He said: “We hope and expect the changes we have made will solve the immediate financial problems and put us on the path to surplus budgets for the year 2020-21.”

*Last year’s accounts showed an average of 22.2 full-time equivalent staff in 2017-18

7 March 2019

 

 

Inquiry to examine discrimination in legal system, and possible miscarriages of justice

Autistic rights campaigners have welcomed a new inquiry into the discrimination faced by disabled people in the criminal justice system.

The Equality and Human Rights Commission (EHRC) inquiry, which will cover England, Scotland and Wales, will look at whether the barriers in the system are exposing disabled people to potential miscarriages of justice.

It will focus on autistic and other neurodivergent people, people with learning difficulties and those with mental health conditions, concentrating on their experiences after they have been charged with a criminal offence and before they reach trial.

The inquiry will examine whether their needs are properly identified and if they receive the adjustments they need to allow them to understand the charges and the legal process and to participate “effectively and as fully as possible”.

Adjustments can include the use of intermediaries, allowing extra time and breaks, and providing accessible information.

The EHRC inquiry will also look at how modernisation of the court system, such as the use of video-link hearings and online processes, is affecting disabled defendants and accused (the Scottish criminal justice system uses the term “accused” instead of defendants).

And it will examine the legal duties of the government, public sector bodies and the judiciary to make adjustments under the Equality Act, the Human Rights Act and the UN Convention on the Rights of Persons with Disabilities.

The inquiry was welcomed by Autistic UK, which is run by and for autistic people.

Kat Humble, Autistic UK’s communications officer, said: “Autistic UK welcome this investigation, as we have heard far too many stories from people going through the justice system unsupported and misunderstood.

There is little wonder that so many in the autistic community mistrust the justice system when they so often end up victims of miscommunication and overwhelming environments through lack of adequate support.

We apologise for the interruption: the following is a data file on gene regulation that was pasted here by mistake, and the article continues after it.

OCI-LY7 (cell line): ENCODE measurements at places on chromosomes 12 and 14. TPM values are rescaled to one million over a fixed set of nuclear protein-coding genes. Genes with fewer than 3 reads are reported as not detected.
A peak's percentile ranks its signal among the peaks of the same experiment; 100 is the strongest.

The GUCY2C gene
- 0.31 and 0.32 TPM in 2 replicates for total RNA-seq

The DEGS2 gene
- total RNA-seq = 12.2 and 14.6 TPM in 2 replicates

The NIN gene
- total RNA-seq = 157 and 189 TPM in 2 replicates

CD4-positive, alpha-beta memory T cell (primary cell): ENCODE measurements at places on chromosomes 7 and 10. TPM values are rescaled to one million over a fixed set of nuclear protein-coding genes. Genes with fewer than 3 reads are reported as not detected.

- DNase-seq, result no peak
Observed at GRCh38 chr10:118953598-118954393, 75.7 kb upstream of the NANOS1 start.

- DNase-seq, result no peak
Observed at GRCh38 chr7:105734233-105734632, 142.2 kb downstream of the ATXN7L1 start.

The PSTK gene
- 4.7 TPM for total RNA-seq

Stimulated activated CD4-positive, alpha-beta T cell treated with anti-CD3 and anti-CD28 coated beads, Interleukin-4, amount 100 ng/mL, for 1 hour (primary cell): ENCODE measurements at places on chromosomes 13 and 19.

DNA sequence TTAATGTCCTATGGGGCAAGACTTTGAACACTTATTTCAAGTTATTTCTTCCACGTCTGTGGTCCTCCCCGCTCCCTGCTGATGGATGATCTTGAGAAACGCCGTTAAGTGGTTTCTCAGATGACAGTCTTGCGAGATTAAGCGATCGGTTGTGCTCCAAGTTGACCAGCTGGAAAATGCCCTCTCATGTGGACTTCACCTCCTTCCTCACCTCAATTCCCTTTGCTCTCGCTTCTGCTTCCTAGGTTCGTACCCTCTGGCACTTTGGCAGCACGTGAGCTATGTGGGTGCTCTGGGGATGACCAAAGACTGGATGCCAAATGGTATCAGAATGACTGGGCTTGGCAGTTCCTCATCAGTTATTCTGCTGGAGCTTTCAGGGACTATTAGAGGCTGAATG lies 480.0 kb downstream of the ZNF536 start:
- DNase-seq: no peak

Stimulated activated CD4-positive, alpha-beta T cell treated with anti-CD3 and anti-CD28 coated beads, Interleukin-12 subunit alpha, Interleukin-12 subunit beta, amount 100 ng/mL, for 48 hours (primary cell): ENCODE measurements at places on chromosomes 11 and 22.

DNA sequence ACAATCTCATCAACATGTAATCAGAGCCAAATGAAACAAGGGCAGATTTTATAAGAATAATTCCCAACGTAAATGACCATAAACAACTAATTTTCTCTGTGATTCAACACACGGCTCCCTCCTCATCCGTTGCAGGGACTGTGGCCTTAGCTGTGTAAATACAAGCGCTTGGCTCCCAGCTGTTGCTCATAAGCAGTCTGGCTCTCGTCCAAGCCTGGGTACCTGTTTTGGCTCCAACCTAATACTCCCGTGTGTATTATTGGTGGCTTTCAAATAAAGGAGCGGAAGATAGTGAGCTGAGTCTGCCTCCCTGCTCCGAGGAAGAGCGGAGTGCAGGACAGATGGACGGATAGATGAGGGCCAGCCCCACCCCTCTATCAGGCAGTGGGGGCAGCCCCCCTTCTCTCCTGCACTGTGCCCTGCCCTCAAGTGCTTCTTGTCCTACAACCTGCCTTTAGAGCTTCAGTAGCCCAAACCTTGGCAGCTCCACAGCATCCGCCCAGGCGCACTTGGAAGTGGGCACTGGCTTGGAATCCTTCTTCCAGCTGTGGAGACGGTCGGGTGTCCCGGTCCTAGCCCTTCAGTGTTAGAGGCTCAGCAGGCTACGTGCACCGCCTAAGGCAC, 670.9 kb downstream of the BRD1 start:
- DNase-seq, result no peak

The time between a charge and a trial is fraught with panic and overwhelming decisions.

It is critical at this juncture to ensure that the person charged understands what is happening, understands any decisions made about them, and has the information to make any decisions they need to make for themselves.

Appropriate advocacy is imperative to ensure smooth communication, along with such reasonable adjustments such as a low stimulation environment and time allowed for the person to process all information.” 

Marsha de Cordova, Labour’s shadow minister for disabled people, said: “The launch of this inquiry shows the level of concern of the treatment of disabled people by our criminal justice system.

It is disgraceful that some of the most marginalised in society are denied support and face miscarriages of justice.

Disabled people deserve a process in which they are able to fully participate. Labour will create a justice system that treats disabled people equally and fairly.”

David Isaac, EHRC’s chair, said: “The criminal justice system is complex and people with impairments such as autism and mental health conditions can find it especially difficult to navigate their way through the system.

It is essential that criminal justice works fairly for everyone and that anyone accused of a crime is not disadvantaged by virtue of having an impairment. 

Technology can often assist and empower disabled people, but we must also ensure it is used appropriately and doesn’t inadvertently end up isolating disabled people or jeopardising their ability to participate in person.

If disabled people’s needs aren’t properly identified from the outset they are at risk of not understanding the charges they face, the advice they receive or the legal process. 

In some cases, this can mean disabled people could be wrongly convicted or receive inappropriate sentences.”

7 March 2019

 

 

Jodey Whiting: DWP apologises, but no word on preventing future deaths

The Department for Work and Pensions (DWP) has apologised for a series of failings made in the weeks leading to the death of a disabled mother-of-nine, but it has failed to explain how it will prevent further tragedies in the future.

A senior civil servant has written to the mother of Jodey Whiting, who took her own life in February 2017, 15 days after her out-of-work disability benefits were stopped for missing a work capability assessment (WCA).

Emma Haddad, DWP’s director of working age benefits, apologised in the letter both for safeguarding errors made by the department in the weeks before her death, and failings that took place afterwards.

But there was nothing in Haddad’s letter to suggest how DWP will prevent further deaths, despite years of evidence of the institutional failure of DWP to guarantee the safety of disabled people – and particularly those with a history of mental distress – within the “fitness for work” system.

Haddad’s letter was written following the completion of a report by the Independent Case Examiner (ICE), which concluded that DWP had been guilty of “multiple” and “significant” failings in handling the case, and that it had failed five times to follow its own safeguarding rules in the weeks leading up to Whiting’s suicide.